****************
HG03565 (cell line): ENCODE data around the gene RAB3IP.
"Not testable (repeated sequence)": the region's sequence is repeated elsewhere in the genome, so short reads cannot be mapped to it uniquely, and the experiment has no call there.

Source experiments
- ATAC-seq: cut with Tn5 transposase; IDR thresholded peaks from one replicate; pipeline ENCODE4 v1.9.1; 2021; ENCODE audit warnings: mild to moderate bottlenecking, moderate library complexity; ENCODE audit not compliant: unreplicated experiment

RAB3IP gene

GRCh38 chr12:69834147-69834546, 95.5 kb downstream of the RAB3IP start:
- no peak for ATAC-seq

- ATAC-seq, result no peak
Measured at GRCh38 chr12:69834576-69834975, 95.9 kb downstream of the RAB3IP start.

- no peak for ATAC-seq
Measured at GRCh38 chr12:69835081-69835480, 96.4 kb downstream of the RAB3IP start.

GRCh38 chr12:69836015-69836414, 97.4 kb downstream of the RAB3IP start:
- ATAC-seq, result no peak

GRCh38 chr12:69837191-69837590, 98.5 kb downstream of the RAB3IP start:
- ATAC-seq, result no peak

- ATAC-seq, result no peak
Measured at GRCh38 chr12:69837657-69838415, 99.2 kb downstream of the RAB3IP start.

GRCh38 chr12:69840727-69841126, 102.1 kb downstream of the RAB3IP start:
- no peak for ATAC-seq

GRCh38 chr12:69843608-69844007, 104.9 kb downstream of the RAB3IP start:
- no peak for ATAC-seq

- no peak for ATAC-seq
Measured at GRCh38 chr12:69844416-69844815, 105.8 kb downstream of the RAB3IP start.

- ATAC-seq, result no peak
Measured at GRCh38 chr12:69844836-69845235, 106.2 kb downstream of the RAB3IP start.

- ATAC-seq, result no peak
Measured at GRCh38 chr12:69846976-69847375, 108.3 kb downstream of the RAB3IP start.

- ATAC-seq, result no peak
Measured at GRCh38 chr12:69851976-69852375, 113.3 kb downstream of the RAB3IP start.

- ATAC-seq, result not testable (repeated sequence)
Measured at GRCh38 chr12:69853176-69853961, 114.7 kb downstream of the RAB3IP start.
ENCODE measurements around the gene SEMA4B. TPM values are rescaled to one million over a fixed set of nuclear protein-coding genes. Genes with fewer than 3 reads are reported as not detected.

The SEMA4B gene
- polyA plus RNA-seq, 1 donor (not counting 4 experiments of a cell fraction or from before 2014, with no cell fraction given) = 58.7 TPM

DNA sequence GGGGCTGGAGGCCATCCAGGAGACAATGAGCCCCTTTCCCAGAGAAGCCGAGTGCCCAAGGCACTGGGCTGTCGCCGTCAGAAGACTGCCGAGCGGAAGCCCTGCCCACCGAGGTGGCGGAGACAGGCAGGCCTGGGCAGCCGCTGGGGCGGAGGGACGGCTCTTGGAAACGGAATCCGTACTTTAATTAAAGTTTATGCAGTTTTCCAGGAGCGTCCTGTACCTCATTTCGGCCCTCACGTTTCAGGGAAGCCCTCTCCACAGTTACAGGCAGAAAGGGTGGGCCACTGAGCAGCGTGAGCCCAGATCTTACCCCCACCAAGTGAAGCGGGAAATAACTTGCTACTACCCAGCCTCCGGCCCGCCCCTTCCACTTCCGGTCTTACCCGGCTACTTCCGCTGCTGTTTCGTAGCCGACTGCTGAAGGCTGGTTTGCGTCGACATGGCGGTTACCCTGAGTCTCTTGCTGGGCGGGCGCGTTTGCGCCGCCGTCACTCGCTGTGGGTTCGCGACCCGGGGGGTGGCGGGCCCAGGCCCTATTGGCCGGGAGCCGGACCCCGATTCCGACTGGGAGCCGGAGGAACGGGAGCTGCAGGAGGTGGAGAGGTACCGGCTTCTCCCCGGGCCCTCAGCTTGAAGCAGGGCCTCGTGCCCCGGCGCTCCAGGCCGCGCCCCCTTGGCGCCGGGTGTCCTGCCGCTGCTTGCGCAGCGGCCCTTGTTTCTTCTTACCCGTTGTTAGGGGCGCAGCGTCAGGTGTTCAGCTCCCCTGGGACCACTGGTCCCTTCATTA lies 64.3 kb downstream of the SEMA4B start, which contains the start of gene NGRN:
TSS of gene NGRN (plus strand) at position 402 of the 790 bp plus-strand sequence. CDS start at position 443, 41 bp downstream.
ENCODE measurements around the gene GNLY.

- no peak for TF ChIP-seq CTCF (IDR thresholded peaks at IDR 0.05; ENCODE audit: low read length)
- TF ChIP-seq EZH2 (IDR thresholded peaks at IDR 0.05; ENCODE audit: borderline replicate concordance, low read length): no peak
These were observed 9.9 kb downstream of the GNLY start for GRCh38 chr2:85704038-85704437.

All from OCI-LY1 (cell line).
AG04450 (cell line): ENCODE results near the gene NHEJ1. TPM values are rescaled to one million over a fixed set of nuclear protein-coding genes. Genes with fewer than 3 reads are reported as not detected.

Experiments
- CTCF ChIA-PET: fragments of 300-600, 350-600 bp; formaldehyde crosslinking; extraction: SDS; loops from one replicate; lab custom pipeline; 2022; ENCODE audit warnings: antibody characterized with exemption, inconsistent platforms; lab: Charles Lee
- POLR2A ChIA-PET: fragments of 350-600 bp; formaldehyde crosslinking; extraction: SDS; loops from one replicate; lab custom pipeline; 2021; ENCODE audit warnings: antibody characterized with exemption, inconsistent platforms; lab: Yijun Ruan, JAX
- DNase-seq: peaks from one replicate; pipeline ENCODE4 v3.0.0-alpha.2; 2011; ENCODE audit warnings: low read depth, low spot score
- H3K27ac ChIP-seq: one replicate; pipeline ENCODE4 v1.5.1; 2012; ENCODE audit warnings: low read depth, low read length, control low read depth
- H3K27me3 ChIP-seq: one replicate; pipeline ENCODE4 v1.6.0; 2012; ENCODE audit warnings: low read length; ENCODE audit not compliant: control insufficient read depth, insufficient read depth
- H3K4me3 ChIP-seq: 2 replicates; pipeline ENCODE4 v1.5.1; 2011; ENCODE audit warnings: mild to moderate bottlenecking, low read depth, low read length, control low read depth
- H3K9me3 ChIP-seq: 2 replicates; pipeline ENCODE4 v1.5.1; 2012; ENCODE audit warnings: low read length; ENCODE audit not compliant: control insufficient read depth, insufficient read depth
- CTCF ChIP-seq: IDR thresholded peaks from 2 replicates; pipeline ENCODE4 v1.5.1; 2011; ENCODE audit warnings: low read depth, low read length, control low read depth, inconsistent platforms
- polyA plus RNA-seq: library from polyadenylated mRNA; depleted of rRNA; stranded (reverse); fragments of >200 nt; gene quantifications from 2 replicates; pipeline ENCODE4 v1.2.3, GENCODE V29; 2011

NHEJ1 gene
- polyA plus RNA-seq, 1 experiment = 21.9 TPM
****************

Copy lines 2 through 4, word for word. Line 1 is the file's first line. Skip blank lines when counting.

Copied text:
"Not testable (repeated sequence)": the region's sequence is repeated elsewhere in the genome, so short reads cannot be mapped to it uniquely, and the experiment has no call there.

Source experiments
- ATAC-seq: cut with Tn5 transposase; IDR thresholded peaks from one replicate; pipeline ENCODE4 v1.9.1; 2021; ENCODE audit warnings: mild to moderate bottlenecking, moderate library complexity; ENCODE audit not compliant: unreplicated experiment